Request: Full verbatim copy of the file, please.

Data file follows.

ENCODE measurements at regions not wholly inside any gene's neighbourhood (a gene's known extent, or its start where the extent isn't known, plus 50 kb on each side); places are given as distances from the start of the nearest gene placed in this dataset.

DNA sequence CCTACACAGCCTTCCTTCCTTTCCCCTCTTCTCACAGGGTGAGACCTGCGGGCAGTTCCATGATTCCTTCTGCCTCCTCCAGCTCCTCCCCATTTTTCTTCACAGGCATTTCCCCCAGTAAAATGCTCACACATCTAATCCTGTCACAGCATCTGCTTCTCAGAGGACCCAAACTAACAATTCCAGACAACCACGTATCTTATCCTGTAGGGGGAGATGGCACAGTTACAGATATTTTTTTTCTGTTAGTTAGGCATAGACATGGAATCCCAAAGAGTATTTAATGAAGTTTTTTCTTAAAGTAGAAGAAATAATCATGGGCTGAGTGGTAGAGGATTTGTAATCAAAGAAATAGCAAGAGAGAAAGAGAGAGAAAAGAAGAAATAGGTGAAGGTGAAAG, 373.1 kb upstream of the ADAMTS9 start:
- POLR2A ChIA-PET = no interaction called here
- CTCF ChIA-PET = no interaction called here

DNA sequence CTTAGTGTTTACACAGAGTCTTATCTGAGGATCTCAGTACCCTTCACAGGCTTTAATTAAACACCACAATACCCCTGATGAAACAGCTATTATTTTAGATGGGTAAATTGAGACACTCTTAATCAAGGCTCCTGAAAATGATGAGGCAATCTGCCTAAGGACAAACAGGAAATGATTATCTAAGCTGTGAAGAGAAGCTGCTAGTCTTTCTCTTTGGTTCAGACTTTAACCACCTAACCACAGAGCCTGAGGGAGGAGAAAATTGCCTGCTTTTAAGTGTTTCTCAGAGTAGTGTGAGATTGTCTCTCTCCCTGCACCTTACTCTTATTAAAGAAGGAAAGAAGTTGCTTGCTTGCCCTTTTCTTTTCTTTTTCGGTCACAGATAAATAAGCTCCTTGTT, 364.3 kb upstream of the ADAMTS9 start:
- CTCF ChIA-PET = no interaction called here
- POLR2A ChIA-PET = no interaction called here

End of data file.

ENCODE measurements at regions not wholly inside any gene's neighbourhood (a gene's known extent, or its start where the extent isn't known, plus 50 kb on each side); places are given as distances from the start of the nearest gene placed in this dataset.

DNA sequence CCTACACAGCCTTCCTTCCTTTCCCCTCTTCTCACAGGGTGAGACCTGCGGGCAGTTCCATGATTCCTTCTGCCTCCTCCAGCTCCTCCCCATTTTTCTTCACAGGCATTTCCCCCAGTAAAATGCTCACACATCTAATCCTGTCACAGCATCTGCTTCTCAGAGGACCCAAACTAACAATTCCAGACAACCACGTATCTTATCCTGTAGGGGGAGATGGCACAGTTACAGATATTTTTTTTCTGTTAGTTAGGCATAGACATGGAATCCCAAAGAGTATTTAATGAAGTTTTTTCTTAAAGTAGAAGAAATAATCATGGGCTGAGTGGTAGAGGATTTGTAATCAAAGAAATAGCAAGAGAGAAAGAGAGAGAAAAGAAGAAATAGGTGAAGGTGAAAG, 373.1 kb upstream of the ADAMTS9 start:
- POLR2A ChIA-PET = no interaction called here
- CTCF ChIA-PET = no interaction called here

DNA sequence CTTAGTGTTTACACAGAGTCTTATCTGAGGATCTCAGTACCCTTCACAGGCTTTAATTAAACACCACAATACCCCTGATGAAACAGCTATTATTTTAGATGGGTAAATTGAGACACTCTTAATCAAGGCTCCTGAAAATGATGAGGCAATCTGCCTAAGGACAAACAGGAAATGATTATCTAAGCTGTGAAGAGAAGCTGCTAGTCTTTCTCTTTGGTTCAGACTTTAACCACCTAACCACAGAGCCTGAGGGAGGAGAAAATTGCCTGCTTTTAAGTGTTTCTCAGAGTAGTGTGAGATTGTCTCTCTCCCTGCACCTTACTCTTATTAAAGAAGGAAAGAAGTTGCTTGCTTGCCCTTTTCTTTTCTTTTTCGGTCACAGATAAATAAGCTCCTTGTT, 364.3 kb upstream of the ADAMTS9 start:
- CTCF ChIA-PET = no interaction called here
- POLR2A ChIA-PET = no interaction called here